Point Park University’s popular Brewing Science Academy received a boost from the state of Pennsylvania in the form of a $39K grant to help expand the program and create more opportunities for aspiring brewers. Governor Tom Wolf announced the grant on October 19 as part of the state’s overall effort to increase the production and awareness of Pennsylvania-made malt and brewed beverages and wines. In all, the state is awarding $1,788,924 for 21 projects.
“We’re honored that Governor Wolf’s efforts to boost Pennsylvania’s production of wine and beer recognized the value of our program,” said Gregg Johnson, Ph.D., associate professor of electrical engineering at Point Park University and a developer of the Brewing Science Academy. Introduced last year, the Brewing Science Academy is a multi-week, on-ground course, non-certificate program designed for current and aspiring brewers to help provide a trained workforce to beer breweries.
Point Park University’s beer brewing program is the only one of its kind in Western Pennsylvania. The most recent brewing program, held in the spring of 2022, was made possible with collaborations between Point Park faculty, Master Brewers Association of the Americas (MBAA) members and beer industry experts.
Beer is big business in Pennsylvania. According to a 2020 report by the Brewers Association trade group, PA is home to more than 400 independent craft breweries, rolling out some 3,156,074 barrels of beer, which is the second highest in the U.S., behind California.
“As anyone who likes beer knows, microbreweries and tap rooms can be found all across our state, but on the back end, there’s often a scarcity of trained or professional workforce for jobs at these breweries and that’s why we developed this program,” said Johnson. To date, nearly 30 students have attended the Brewing Science Academy with goals that include finding positions at regional breweries or leveraging their Academy experience for better positions at their current breweries.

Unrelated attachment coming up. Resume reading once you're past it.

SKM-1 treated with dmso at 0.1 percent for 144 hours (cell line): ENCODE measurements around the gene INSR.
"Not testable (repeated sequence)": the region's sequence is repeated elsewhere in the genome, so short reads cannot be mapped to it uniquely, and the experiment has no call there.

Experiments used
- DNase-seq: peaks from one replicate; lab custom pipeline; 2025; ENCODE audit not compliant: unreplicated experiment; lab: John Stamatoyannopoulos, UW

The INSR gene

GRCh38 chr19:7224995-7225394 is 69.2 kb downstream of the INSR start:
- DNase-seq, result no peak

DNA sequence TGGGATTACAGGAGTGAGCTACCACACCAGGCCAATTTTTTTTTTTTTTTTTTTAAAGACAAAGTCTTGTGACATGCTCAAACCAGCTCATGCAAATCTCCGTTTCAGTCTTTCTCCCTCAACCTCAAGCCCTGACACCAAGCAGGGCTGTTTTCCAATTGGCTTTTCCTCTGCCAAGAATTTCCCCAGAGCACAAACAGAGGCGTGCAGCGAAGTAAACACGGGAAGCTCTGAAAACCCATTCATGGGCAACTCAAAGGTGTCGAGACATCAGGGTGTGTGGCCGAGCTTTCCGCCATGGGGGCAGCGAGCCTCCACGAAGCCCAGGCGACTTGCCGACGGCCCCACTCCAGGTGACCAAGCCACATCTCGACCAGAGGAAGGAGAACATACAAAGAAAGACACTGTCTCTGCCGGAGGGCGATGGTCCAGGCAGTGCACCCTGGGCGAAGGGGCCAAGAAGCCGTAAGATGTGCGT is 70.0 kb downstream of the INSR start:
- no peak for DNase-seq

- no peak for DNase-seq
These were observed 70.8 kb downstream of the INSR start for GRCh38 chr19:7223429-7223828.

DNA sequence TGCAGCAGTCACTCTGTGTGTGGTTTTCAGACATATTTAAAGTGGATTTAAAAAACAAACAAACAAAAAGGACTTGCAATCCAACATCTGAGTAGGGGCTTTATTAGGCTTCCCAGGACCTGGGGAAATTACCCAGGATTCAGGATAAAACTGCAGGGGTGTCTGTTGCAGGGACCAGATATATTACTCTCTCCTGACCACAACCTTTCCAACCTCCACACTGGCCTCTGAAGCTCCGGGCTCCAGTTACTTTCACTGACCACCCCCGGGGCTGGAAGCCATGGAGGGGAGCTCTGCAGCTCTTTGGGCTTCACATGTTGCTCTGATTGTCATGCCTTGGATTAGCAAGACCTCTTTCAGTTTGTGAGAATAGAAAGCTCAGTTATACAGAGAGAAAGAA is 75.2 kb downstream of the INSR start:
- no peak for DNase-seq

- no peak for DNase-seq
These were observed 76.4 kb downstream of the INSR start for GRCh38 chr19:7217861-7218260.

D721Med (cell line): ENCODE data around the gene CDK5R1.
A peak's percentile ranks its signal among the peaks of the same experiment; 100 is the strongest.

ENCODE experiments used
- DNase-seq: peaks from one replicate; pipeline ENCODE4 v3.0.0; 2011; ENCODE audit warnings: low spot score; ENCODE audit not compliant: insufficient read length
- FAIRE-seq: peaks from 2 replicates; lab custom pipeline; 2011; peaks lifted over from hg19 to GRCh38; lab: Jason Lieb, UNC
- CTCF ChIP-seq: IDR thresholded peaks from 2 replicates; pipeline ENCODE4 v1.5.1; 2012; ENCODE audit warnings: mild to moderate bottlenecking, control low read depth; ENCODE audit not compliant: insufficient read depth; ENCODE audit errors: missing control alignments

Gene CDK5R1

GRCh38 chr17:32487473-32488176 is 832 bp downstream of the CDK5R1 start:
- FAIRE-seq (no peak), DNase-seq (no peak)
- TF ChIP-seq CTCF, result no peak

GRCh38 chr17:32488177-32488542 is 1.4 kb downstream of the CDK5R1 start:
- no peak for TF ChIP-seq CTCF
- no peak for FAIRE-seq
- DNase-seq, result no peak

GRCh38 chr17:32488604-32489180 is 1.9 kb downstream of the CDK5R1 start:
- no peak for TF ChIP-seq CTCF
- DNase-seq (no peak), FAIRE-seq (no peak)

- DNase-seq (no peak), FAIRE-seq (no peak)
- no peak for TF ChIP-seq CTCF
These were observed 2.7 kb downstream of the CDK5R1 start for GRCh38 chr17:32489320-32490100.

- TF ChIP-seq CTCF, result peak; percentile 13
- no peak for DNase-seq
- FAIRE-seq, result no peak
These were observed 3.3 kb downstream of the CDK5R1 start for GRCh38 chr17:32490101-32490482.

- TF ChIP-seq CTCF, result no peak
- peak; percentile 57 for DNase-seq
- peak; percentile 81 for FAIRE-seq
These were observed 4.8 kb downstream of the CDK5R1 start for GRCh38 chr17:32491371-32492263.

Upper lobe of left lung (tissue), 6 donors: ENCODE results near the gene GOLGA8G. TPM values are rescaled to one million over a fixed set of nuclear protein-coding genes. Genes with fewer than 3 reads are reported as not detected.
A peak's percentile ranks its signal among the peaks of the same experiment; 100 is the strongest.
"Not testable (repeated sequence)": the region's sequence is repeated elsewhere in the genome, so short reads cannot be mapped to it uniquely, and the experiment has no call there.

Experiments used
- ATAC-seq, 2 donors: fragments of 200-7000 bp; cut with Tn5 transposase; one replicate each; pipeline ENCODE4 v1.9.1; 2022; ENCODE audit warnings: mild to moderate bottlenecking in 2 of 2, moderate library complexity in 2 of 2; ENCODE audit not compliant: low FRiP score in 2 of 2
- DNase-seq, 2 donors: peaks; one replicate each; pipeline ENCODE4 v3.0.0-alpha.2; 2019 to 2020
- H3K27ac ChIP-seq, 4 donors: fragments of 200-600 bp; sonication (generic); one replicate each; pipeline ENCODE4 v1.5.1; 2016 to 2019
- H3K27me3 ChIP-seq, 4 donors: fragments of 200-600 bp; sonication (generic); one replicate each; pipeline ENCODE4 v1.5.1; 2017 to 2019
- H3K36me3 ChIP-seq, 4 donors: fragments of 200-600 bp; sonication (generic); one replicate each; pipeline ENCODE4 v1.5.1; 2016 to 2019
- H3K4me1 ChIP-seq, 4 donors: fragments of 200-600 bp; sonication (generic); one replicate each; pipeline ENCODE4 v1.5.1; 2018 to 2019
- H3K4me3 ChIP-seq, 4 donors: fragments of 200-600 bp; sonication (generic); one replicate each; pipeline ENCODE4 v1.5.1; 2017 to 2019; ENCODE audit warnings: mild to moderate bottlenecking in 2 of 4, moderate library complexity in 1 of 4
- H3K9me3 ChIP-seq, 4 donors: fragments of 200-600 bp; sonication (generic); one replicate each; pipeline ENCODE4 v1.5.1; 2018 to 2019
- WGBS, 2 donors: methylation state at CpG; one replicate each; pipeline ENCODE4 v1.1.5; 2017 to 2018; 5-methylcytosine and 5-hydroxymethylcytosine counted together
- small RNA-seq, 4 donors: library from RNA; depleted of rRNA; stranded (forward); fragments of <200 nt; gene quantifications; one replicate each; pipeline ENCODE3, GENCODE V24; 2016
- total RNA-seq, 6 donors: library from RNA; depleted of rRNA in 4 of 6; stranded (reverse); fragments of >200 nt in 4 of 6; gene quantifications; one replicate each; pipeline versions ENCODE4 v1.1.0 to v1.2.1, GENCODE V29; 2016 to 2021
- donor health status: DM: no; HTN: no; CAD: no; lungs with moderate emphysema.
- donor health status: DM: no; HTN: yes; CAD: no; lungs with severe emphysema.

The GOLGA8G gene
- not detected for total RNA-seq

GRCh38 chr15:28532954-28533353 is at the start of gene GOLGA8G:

For Scott Wyman, a member of the Brewing Science Academy’s inaugural class and co-owner and head brewer at Tortured Souls Brewing, the program provided a solid overview of the craft and industry. In addition to the scientific aspects of good brewing were particularly important to his business. “The classes accentuated the need to focus on not just grain and hops but the mineral content and quality of water. This has been one of the biggest things that have changed the way I brew.”
According to Johnson, part of the University’s grant award will go toward helping to develop an analysis service for area brewers who don’t have access to industry instrumentation. This service will help brewers identify sources of spoilage, like bacteria and wild yeasts, and correct them. “Brewing beer is part art, part science and with this grant, we’ll be able to make strides in helping PA brewers maximize the quality of their product,” he added.
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